There’s a nice moment toward the end of the episode where Burnham compliments Lorca, telling him she’s lucky to have a Captain like him. Obviously, she’s feeling all sorts of emotions because Lorca helped her rescue her foster-Dad, but still, Lorca seems to be genuinely touched by this moment. A look of guilt plays on his face, like he’s not sure he deserves this compliment, but wishes he did. In other words, it seems like Lorca wants to be a heroic Starfleet captain that others look up to, but is having a hard time holding it together.
This could just be a study in how PTSD plays out in an interstellar war in the 23rd century, or — if the Mirror Universe thing is real — it could be a story about a duplicate from another dimension. But, what if it’s both?
If Lorca is really from the Mirror Universe, how did he get to the Prime Universe? In the original series episode “Mirror, Mirror,” we learn the Mirror Captain Kirk has a secret weapon called the Tantalus Field, which makes his opponents vanish at the touch of a button. But…where do those people go? An unused storyline from the final season of Star Trek: Enterprise was slated to reveal that the Tantalus Field transported its victims to other dimensions, kind of like a sideways version the Weeping Angels zapping people to the past on Doctor Who. So, maybe Discovery is reusing this idea? What if Lorca was zapped into our dimension from the Mirror Universe by the Evil Captain Kirk? And, what if that happened because Lorca was a good guy in his dimension, and tried to fight back against some the brutal tendencies of that society?
In the final scene of “Lethe,” Lorca tells Lt. Saru that it’s cool to contact Starfleet Command and ask for instructions. Admiral Conrwell has been captured by the Klingons, and Lorca is clearly rattled. But, is he rattled because he’s evil and just waiting to start cackling at everyone? Or is he terrified he’s going to be unmasked as an imposter? Maybe he likes being a good guy and doesn’t want to stop.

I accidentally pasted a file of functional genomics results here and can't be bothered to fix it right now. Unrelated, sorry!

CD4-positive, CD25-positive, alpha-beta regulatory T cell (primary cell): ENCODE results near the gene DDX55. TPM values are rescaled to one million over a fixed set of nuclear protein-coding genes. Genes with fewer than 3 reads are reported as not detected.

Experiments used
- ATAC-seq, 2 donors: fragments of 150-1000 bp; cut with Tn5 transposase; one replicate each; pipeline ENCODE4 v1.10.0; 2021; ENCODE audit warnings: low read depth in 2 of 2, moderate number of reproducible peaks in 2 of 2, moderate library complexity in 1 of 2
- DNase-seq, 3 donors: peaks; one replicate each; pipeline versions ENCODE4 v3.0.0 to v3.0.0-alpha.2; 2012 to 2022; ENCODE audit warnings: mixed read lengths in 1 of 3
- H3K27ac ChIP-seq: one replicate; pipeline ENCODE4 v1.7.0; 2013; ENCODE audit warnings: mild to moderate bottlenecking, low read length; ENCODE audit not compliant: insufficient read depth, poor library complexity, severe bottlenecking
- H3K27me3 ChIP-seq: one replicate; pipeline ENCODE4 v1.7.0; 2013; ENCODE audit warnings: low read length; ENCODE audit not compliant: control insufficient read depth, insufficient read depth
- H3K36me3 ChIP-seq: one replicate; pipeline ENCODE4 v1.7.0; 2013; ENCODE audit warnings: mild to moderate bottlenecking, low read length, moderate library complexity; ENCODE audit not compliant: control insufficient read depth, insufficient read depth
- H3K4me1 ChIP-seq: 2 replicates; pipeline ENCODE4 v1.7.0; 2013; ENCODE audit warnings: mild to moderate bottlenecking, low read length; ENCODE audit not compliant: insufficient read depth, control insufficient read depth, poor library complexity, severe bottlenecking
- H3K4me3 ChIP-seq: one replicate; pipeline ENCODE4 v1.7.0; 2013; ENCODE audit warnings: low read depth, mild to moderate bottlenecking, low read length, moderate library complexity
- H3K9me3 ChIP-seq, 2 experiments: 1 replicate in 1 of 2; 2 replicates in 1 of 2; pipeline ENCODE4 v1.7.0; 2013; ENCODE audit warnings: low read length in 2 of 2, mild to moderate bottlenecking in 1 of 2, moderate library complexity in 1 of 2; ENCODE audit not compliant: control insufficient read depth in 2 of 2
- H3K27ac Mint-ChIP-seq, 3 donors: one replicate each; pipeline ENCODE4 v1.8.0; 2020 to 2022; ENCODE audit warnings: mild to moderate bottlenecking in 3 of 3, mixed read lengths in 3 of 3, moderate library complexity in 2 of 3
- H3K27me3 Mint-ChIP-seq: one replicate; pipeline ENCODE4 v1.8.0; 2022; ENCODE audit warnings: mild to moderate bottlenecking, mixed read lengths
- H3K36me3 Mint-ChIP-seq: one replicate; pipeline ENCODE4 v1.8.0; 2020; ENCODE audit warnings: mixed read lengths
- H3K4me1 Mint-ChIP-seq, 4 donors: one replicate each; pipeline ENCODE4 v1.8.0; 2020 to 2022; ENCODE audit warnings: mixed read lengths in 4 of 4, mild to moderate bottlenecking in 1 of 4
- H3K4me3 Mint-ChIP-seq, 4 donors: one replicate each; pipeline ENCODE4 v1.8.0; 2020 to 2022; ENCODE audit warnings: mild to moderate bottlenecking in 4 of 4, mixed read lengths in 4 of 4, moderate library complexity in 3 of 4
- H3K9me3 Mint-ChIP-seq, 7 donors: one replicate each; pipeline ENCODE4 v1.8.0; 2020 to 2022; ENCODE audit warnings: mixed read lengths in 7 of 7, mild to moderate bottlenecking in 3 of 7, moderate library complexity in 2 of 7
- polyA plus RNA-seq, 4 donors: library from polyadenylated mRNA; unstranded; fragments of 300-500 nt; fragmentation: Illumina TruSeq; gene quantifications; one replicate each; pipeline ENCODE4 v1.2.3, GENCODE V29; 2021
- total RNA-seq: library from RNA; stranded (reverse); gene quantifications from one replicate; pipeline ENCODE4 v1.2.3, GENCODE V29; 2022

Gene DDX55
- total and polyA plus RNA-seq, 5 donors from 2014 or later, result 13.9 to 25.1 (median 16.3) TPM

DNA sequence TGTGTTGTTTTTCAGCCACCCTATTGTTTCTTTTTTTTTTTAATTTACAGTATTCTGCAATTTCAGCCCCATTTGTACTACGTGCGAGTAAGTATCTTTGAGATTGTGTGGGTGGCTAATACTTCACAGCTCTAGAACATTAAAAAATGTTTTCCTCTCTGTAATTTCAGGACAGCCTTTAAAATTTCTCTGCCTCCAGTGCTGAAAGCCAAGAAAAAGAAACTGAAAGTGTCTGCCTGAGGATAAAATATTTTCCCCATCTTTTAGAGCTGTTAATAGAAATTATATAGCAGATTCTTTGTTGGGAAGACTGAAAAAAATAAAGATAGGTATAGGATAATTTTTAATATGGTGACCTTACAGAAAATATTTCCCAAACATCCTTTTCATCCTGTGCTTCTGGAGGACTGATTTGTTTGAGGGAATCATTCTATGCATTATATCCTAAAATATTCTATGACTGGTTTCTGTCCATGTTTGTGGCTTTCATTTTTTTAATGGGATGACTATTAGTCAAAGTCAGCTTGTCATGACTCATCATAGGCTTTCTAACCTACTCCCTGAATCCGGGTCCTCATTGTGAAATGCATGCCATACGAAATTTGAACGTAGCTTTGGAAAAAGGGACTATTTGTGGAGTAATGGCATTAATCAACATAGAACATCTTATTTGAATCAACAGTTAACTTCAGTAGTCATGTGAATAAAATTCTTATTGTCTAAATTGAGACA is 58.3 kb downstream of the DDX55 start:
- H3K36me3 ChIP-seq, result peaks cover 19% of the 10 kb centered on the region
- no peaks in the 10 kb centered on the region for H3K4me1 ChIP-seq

All of this is made even more interesting by the fact that the episode begins with Lorca and Lt. Tyler running battle simulations together, in which Lorca notices an inconsistency in Tyler’s story about where he’s from. Tyler says he was from Seattle, but Lorca points out that his record said the town he grew up in was pretty far outside of Seattle to be considered Seattle. This comment is just kind of dropped by Lorca saying “I like to split hairs.” But, because a lot of fans think Lt. Tyler is actually Voq the Klingon disguised as a human, this scene might be instructive. If Tyler is really undercover Voq then Lorca noticing that is doubling damning because the easiest way to catch a spy is obviously with another spy.
Oh, and for those contrarian voices who think all this subterfuge and possible double-identities isn’t in the spirit of “real Star Trek,” you might want to watch the original series again. Klingon agents disguised as humans, and evil duplicates of Starfleet captains happened in that version of the Final Frontier almost as many times as Spock raised his eyebrow.
Star Trek: Discovery airs on Sunday nights at 8:30 pm eastern time on CBS All-Access.